RE: Sustainable energy source???

From: Glenn Morton <>
Date: Thu Nov 03 2005 - 20:47:10 EST

No, Janice, not that you will listen to any I say about the topic, this is
not a sustainable energy source. Hydrates contain only a few percent of
methane. The sediments themselves contain about 11% hydrate (with
correspondingly less methane) (MIlkov et al, 2003, p. 179) and beneath the
hydrate there is only 4% methane. It only takes 2% methane to make the
hydrate visible on seismic data. Now, in order to have a commercial
discovery we in the oil industry need 60% of the pore volume occupied by the
hydrocarbon. So, what your source calls a ‘sustainable’ energy source, I
call a dry hole. Those in academia call it a sustainable energy source so
they can get funding. Of course, I have only had 35 years in the oil
business—what do I know?


A. V. Milkov, Direct Measurements of in situ Methane Concentrations at
hydrate Ridge, Offshore Oregon, Geophysical Research Abstracts, 2003 v. 5,
p. 179)



From: [] On
Behalf Of janice matchett
Sent: Thursday, November 03, 2005 8:33 AM
Subject: Sustainable energy source???


Eureka alert!! :) ---
<> Janice

World-first technology enables study of ancient bacteria

Sustainable energy source could solve Bermuda Triangle riddle

Experts at Cardiff University, UK, have designed world-first technology to
investigate sustainable energy sources from the ocean bed by isolating
ancient high-pressure bacteria from deep sediments.

Scientists and engineers at Cardiff University are investigating bacteria
from deep sediments which despite high pressures (greater than 1,000
atmospheres), gradually increasing temperatures (from an icy 2C to over
100C), great depth (several kilometres) and age (many millions of years)
may contain most of the bacteria on Earth.

Some of these bacteria produce methane that accumulates in "gas hydrates" –
a super concentrated methane ice that contains more carbon than all
conventional fossil fuels and, therefore, a potentially enormous energy
source. However, we know little about gas hydrates as they melt during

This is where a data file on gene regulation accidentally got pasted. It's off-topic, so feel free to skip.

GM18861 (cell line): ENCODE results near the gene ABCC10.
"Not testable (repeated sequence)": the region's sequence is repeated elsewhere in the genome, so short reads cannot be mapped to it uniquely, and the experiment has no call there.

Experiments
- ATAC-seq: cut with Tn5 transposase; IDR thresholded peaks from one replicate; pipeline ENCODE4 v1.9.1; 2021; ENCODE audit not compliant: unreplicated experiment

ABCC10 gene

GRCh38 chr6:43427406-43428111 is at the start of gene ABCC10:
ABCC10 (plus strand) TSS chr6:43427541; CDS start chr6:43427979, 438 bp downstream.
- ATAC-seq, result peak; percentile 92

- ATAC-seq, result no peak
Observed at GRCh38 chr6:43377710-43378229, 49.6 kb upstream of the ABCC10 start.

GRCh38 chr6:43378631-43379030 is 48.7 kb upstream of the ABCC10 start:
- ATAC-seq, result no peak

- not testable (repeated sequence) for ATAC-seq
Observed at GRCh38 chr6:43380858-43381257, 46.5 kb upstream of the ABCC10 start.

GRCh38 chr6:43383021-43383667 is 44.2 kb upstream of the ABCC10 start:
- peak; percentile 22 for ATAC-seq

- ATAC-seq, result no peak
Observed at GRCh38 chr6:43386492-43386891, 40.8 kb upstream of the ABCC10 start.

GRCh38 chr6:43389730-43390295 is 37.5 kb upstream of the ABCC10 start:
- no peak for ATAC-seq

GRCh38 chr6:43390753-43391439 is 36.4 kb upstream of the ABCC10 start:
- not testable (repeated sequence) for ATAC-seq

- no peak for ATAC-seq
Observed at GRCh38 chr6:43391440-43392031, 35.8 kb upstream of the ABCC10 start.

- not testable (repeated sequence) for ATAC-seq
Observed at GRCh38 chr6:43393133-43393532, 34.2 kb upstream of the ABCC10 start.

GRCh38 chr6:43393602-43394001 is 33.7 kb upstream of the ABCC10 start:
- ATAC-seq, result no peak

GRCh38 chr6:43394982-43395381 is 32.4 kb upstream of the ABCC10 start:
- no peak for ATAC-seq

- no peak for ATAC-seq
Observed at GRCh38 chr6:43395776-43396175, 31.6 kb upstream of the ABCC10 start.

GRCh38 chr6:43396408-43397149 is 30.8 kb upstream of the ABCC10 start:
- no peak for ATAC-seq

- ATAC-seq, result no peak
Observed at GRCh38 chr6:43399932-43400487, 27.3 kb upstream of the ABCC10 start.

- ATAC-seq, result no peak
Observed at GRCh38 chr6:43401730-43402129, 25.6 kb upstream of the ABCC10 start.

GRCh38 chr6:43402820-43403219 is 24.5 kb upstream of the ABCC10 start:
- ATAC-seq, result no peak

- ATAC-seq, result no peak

recovery due to the fall in pressure.

Professor R. John Parkes, of the School of Earth, Ocean and Planetary
Sciences at Cardiff University, is leading part of a major European Union
project, called HYACINTH which is developing systems to recover gas hydrates
and bacteria under high pressure.

He has turned to experts in the University's Manufacturing Engineering
Centre to help create a system that would enable his team to grow, isolate
and study these ancient bacteria in the laboratory.

"DNA analysis of deep sediments has shown diverse bacterial populations,
including major new types, but we have been unable to culture them and this
might be because we have not been able to keep them at the very high
pressures which they need to survive," said Professor Parkes.

The Manufacturing Engineering Centre in the School of Engineering has helped
design and produce a high-pressure system, which is the first of its kind in
the world.

Using titanium and stainless steel alloys, and sapphire windows, the
Centre's experts have built an isolation system, as well as a special
cutting chamber to enable scientists to take precise sediment samples and
grow bacteria from them at pressures as high as 1,000 atmospheres. A special
ram for the system was produced by the Technical University, Berlin.

As well as studying potentially the deepest organisms on Earth this research
might also throw light on the mystery of the Bermuda Triangle by finding out
more about the behaviour of the mysterious hydrates.

One theory now suggests that when the covering of "methane ice" which exists
over much of the seabed of the Bermuda Triangle becomes unstable; this
causes instability of the sea and an explosive mixture of air and methane
above. Any ships or planes travelling over the area could sink or catch

"So ancient, deep-sediment bacteria may be a key to sustainable energy in
the future and to explaining a few disasters," said Professor Parkes.

Public release date: 6-Jun-2005

Contact: Professor R.John Parkes 44-29-2087-0058
Cardiff University <>
Received on Thu Nov 3 20:48:41 2005

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